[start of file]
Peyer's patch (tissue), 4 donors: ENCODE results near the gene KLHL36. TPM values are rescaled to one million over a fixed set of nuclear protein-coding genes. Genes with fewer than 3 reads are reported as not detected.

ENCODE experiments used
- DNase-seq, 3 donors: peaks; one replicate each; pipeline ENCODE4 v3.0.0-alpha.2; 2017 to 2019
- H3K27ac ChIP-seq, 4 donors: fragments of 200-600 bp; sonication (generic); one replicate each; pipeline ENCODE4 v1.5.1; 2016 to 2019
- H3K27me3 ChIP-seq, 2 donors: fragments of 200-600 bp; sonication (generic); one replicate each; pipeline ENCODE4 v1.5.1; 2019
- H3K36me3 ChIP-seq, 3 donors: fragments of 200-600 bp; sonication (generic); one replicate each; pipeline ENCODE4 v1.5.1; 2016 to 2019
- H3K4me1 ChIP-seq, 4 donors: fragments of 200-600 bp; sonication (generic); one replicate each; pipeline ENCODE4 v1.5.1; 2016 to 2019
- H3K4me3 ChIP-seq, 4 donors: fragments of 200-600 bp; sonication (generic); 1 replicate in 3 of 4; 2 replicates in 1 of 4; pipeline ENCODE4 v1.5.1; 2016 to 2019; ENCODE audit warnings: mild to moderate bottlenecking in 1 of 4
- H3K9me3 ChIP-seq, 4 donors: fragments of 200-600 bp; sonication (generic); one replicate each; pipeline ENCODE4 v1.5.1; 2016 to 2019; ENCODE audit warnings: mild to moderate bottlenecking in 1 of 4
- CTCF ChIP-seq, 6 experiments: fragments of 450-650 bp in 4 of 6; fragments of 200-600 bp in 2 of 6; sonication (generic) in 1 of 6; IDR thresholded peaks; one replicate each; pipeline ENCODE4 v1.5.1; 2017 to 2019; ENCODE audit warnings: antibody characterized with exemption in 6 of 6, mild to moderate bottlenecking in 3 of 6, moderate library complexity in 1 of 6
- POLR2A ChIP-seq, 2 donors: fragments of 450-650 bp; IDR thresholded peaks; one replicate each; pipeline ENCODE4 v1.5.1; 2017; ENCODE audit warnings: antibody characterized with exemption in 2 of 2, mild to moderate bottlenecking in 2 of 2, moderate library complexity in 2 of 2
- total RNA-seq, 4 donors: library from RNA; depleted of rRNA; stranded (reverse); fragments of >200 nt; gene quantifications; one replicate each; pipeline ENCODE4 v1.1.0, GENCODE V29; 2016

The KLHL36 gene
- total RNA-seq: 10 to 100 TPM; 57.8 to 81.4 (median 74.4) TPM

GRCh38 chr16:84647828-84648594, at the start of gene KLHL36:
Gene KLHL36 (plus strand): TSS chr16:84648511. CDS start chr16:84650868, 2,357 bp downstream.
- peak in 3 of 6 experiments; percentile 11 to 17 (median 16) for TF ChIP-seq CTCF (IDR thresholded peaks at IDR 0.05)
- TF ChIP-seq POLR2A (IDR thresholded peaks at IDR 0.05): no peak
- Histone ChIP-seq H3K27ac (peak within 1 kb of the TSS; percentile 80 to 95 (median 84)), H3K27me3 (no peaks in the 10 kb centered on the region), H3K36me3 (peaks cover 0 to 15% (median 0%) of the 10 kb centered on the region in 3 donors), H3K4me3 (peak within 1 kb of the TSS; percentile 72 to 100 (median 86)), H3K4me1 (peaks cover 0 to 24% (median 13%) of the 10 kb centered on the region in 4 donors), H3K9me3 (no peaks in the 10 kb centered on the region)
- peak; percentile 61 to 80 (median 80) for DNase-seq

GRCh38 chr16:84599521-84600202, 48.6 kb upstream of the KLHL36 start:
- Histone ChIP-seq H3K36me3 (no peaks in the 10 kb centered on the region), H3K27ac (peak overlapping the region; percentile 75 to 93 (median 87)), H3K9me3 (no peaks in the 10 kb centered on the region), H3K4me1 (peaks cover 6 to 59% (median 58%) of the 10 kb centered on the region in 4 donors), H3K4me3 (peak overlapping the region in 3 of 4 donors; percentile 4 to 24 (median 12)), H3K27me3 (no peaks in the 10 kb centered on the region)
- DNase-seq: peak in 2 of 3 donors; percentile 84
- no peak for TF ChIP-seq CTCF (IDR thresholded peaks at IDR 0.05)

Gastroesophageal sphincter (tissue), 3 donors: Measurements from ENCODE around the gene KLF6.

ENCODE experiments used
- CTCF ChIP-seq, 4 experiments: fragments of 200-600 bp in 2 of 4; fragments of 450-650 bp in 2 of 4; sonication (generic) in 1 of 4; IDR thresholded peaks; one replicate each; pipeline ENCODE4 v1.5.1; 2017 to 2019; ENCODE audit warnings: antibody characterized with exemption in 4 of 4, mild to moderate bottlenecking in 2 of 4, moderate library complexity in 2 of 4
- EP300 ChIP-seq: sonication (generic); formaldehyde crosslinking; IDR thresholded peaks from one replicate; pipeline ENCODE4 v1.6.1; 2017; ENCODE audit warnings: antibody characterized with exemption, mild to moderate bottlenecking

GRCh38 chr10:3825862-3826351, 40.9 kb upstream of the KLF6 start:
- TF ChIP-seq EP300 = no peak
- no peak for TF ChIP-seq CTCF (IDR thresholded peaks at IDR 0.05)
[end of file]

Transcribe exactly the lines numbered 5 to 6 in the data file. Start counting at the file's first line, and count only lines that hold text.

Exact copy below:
- H3K27me3 ChIP-seq, 2 donors: fragments of 200-600 bp; sonication (generic); one replicate each; pipeline ENCODE4 v1.5.1; 2019
- H3K36me3 ChIP-seq, 3 donors: fragments of 200-600 bp; sonication (generic); one replicate each; pipeline ENCODE4 v1.5.1; 2016 to 2019